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As election officials delay Philly voting machines decision, activists press for answers

Activists for paper ballots are cheering the city’s postponement of a decision on new voting machines, but they remain frustrated by the process.

City Commissioner Lisa Deeley speaks with Stephen Strahs, an advocate for hand-marked paper ballots, after a public meeting Wednesday.
City Commissioner Lisa Deeley speaks with Stephen Strahs, an advocate for hand-marked paper ballots, after a public meeting Wednesday.Read moreMARGO REED / Staff Photographer

Advocates of paper ballots cheered the news late Tuesday that the Philadelphia city commissioners have delayed their selection of new voting machines, but found themselves frustrated Wednesday when officials said they had no new information to provide.

“The only thing we know now is that our message, to some degree, has been heard, otherwise I do believe that we would have gotten a decision today and probably not the one that would have been most appropriate and prudent,” said Stephen Strahs, one of a core group of activists who have shown up for meetings and held rallies. “But where this goes from here, I have no idea. My hope is that there’s going to be a process of reconsideration.”

Strahs and a handful of others attended a commissioners meeting Wednesday — for which a decisive vote had been scheduled — but left without any clarity on a process they say has been opaque. The commissioners did not say anything about the machines when pressed by the activists on the decision timeline.

For weeks, the activists have pushed for the commissioners to choose a system in which voters fill out a paper ballot and then scan it. That kind of system is more secure and easier to use, they say, than a touchscreen system that would create a paper trail by printing out a list after voters make their selections.

In recent days, those calls have attracted the attention of city and state watchdogs who said the machine replacement process has moved too quickly and been too opaque.

Late Tuesday, the commissioners announced they would not vote on a new system at Wednesday’s meeting because a confidential selection committee had not yet sent them its final recommendations.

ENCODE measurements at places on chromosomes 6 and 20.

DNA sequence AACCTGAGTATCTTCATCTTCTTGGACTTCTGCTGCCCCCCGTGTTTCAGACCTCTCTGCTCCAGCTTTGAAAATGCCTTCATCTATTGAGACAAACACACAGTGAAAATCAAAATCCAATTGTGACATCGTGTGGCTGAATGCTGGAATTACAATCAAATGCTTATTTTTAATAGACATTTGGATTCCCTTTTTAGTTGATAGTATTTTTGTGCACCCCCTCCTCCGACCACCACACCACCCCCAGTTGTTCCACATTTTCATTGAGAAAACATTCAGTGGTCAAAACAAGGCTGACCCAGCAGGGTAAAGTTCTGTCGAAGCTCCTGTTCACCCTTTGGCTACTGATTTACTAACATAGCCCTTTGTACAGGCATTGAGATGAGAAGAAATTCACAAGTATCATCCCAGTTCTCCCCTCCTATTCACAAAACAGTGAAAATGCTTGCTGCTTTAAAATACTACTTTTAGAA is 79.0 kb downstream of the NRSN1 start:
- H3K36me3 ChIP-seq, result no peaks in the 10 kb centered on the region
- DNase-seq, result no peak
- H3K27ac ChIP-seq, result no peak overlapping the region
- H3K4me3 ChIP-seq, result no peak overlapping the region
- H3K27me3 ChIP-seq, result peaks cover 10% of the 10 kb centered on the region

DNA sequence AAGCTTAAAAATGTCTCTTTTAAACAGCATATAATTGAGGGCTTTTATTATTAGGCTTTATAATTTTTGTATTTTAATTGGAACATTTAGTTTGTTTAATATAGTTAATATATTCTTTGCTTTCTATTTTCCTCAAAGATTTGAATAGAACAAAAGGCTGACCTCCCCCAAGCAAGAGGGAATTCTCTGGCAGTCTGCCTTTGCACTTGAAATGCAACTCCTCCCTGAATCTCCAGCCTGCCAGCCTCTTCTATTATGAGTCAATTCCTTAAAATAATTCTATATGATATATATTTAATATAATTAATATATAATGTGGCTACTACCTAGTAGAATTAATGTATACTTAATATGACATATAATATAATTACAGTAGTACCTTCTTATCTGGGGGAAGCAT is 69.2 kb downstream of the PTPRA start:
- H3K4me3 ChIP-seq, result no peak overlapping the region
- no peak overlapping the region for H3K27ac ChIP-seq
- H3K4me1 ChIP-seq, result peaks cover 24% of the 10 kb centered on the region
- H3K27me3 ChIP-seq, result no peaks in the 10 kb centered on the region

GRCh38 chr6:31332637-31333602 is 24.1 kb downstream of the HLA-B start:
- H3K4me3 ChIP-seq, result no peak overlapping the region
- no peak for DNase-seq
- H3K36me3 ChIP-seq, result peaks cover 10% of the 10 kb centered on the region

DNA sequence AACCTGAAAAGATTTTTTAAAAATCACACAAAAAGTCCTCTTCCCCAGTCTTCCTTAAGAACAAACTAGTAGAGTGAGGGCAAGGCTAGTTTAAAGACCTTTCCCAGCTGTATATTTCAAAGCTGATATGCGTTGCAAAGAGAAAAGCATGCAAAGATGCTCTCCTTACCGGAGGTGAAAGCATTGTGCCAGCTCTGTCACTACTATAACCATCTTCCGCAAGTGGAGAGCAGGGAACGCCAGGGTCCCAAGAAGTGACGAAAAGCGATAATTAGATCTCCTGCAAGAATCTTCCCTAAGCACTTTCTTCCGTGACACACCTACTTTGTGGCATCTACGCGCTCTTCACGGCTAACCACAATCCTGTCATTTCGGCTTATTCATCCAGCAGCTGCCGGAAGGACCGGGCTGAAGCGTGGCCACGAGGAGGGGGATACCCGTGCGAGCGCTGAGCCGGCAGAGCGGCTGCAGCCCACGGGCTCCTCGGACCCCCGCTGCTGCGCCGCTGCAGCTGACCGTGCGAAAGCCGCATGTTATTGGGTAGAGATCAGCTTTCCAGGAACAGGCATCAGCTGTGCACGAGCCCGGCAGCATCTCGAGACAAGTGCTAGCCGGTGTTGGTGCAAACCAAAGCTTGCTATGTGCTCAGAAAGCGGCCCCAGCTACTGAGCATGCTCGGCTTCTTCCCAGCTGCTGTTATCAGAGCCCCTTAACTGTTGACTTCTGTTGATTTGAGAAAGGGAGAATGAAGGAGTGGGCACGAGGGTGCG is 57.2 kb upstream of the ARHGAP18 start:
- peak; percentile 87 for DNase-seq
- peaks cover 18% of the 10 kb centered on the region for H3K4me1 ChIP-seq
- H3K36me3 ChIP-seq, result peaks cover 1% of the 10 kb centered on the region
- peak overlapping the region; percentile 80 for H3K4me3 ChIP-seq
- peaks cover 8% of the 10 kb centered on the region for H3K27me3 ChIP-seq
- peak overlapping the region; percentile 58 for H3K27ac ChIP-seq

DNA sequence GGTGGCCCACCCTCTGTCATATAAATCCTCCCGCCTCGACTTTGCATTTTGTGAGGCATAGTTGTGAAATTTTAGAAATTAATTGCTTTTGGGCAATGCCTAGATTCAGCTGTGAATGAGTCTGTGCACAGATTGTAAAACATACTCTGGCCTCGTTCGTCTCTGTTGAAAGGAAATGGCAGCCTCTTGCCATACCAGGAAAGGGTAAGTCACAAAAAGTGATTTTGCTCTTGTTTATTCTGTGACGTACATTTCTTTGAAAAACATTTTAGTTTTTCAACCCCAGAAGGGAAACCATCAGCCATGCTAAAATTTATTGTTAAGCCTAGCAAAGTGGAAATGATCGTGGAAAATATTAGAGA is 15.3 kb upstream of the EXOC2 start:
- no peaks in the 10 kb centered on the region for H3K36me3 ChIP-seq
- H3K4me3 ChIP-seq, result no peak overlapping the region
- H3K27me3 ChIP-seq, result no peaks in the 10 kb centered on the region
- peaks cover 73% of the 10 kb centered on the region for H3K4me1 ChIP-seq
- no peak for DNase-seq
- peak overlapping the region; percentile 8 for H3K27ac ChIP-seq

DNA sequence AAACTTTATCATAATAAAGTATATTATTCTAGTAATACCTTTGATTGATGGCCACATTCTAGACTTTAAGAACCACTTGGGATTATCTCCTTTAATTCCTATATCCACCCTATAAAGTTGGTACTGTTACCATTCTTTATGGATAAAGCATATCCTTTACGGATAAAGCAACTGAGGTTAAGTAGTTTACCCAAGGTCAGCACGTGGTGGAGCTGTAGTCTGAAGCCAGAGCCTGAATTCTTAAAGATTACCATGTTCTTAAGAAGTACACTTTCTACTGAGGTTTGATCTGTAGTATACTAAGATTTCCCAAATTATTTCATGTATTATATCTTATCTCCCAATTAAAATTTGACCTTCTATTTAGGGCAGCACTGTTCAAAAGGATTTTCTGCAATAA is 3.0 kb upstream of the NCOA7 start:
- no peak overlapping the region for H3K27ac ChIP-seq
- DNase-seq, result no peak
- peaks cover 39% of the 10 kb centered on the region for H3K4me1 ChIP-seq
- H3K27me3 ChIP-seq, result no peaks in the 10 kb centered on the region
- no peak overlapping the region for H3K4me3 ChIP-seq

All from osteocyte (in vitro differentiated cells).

The commissioners said they are caught between the city’s procurement process and a directive from Gov. Tom Wolf’s Department of State that counties replace their machines.

To avoid the chaos of rolling out a new system in the 2020 presidential election, the commissioners are planning to have new machines in place by the municipal election this November.

Last November, the city put out a request for proposals for new voting systems and received six bids. The selection committee, which includes representatives from the commissioners, City Council, the mayor’s office, the city’s Office of Innovation and Technology, and the office of the city’s chief diversity and inclusion officer, must score the systems and provide recommendations to the commissioners.

New voting systems, which will be in use for years, will cost up to $50 million to $60 million in upfront and operating costs over several years, according to the commissioners’ estimates. The city has $22 million in city funding and an additional $1.7 million in federal and state funding.

In their statement Tuesday, the commissioners said the delay came because the selection committee had negotiated with multiple vendors but made recommendations to the “Procurement Department for additional negotiations of price and other terms.” The commissioners declined to provide details.

Mike Dunn, a spokesperson for Mayor Jim Kenney, said the city procurement commissioner is reviewing the recommendations.

“It will come back at some point and we will vote,” Lisa Deeley, chair of the commissioners, said after the meeting, echoing the commissioners’ Tuesday statement. “That’s not very specific, but unfortunately, as you well know, we are following the city’s best-value procurement rules. I sound like a broken record, I’m sorry.”

Deeley said the delay had nothing to do with criticism from City Controller Rebecca Rhynhart and state Auditor General Eugene DePasquale that the process is too rushed and secretive, nor from activist pressure.

“To be clear, it is because it is all part of the ongoing process," Deeley said.

No timeline has been set for a vote, she said.